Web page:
Each spring, SakéOne, located in Forest Grove, Ore., holds a Shinto ritual, or blessing of the kura (brewery). Shinto is a spiritual ceremony, steeped in Japanese tradition, described as a purification rite that celebrates health, prosperity, life and the creative forces of nature.

Saké is an important element in traditional Shinto rituals, and each sakéry has an association with a Shinto shrine. The ceremony at SakéOne was presided by Rev. Koichi Barrish from the traditional Jinja Shinto Shrine, Tsubaki Grand Shrine, located in Granite Falls, Washington.

This year, I was fortunate enough to attend this annual event with writer (and fellow former Las Vegan) Ivy Hover, the Portland-based beverage writer for examiner.com. The ceremony, which included a traditional ritual in Japanese, and a blessing of the four directions – north, south, east, west – of the kura, left me feeling rejuvenated and, well, purified.

After the kura was blessed, the standing-room-only crowd of 200 onlookers toasted in celebration with a saké crafted specifically for the Tsubaki Grand Shrine.

While others were noshing on the delicious spread, Ivy and I went into the tasting room, which was bustling with others who shared in the ritual, to introduce her to SakéOne’s varied selections of premium, organic and herb- and fruit-infused saké.  (Read Ivy’s candid review of her tasting experience.)

I eschewed the saké tastings, opting, instead, to try the three sakétinis on the menu for the day (which also happened to be “Saketini Saturday,” which is held at the sakery the third Saturday of each month). Although the names of the drinks escape me, I do remember that were delish, and tasted like liquid candy.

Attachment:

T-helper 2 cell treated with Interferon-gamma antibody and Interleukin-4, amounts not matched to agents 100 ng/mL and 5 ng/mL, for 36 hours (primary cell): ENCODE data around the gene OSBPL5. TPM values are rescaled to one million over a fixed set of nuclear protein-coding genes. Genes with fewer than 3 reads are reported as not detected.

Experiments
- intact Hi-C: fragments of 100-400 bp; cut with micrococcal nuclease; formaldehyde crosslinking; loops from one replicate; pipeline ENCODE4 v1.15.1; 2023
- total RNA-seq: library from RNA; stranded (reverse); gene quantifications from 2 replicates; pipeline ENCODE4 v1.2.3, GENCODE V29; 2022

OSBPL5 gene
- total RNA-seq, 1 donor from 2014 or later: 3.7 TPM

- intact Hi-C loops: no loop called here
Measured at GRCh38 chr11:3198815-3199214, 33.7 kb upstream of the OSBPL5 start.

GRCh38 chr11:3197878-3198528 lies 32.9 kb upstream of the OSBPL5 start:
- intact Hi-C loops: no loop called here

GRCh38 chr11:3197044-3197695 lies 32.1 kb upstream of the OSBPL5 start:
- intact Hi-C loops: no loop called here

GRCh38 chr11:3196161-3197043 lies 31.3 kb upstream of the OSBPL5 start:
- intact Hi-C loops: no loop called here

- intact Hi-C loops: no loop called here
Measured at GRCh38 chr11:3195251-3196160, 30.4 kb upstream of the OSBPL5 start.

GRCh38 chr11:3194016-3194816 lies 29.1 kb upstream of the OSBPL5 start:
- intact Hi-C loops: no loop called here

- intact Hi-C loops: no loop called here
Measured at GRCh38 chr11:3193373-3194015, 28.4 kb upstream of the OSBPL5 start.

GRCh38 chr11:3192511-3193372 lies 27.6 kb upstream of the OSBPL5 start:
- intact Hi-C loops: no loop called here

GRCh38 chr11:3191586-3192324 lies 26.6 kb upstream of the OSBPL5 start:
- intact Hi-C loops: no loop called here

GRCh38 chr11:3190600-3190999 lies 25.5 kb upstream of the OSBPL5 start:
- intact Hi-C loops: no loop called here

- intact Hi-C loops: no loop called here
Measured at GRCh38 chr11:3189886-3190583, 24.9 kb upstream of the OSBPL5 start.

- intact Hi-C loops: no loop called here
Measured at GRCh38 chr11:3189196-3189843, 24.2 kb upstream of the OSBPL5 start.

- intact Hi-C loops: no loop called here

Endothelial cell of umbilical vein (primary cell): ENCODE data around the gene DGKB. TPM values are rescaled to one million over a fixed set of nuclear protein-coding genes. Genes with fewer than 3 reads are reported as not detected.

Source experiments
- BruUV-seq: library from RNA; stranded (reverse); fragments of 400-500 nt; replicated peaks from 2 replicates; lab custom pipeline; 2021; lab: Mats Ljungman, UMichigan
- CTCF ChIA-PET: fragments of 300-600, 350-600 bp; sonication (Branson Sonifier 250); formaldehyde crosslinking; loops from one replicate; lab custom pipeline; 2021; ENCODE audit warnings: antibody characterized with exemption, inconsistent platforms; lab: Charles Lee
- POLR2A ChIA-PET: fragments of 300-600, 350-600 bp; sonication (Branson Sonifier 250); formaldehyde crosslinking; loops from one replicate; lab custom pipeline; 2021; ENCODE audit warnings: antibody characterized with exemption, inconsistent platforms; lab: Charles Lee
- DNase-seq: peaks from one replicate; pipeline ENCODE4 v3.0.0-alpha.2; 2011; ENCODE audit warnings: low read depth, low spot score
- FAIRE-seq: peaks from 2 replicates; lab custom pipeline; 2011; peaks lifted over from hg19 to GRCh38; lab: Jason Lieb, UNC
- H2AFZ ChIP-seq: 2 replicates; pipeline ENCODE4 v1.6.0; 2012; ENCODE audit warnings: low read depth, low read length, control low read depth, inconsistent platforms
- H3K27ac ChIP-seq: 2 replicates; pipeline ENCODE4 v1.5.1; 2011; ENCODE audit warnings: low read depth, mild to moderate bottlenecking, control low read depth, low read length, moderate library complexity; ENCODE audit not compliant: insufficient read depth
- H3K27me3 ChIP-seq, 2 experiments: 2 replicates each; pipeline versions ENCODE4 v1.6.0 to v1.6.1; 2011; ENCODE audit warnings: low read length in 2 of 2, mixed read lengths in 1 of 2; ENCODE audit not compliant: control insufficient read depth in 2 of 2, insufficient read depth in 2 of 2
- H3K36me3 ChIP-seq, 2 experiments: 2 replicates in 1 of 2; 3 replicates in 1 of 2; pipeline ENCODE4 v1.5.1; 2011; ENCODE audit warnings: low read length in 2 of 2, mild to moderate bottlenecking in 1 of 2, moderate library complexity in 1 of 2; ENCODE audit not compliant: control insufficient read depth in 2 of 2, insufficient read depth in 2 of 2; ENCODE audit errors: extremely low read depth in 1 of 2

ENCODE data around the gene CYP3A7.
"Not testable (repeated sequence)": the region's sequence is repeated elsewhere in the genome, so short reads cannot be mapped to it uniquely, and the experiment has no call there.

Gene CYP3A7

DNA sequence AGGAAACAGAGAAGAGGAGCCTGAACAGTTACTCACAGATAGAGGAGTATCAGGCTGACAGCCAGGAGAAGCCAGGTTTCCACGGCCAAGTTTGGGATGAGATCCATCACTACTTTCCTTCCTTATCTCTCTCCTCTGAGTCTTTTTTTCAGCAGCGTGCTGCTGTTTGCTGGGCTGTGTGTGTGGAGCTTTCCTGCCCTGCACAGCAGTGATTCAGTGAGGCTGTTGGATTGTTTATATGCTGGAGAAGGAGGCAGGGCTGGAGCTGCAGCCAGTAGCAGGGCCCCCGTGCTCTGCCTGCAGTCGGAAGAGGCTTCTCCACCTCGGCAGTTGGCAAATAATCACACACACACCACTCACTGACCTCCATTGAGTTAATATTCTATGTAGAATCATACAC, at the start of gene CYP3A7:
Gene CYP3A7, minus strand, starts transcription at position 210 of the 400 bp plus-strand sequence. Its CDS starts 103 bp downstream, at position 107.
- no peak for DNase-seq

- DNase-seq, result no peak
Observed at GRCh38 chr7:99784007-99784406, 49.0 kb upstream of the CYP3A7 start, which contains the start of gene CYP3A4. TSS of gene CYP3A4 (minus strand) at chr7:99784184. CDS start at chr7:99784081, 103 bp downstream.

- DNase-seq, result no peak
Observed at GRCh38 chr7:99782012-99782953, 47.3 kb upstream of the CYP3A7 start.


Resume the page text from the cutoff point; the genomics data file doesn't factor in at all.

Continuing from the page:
After a couple of hours of saké-inspired spirituality, I had an insatiable craving for sushi. On my way home, I stopped at one of the top sushi spots in the Portland area, Syun Izakaya, located in Hillsboro. Luckily, the lunch crowd was thinning out, and I was able to score a seat at the sushi bar.

I ordered my usual: eel roll (with salmon) and a spicy tuna roll with hot, green tea to wash it down. With saké still on the brain, I perused Syun’s drink menu, which has one of the most impressive saké lists I’ve ever seen. And, in case you are wondering, yes, Syun does carry a selection of saké from SakéOne (under its various labels).

What a fantastic experience it was for a spring day in Washington County: saké, sushi and sunshine!

Sylke Neal-Finnegan is the Communications/PR Manager at the Washington County Visitors Association. She writes about her adventures in Washington County at the blog What’s the Word?

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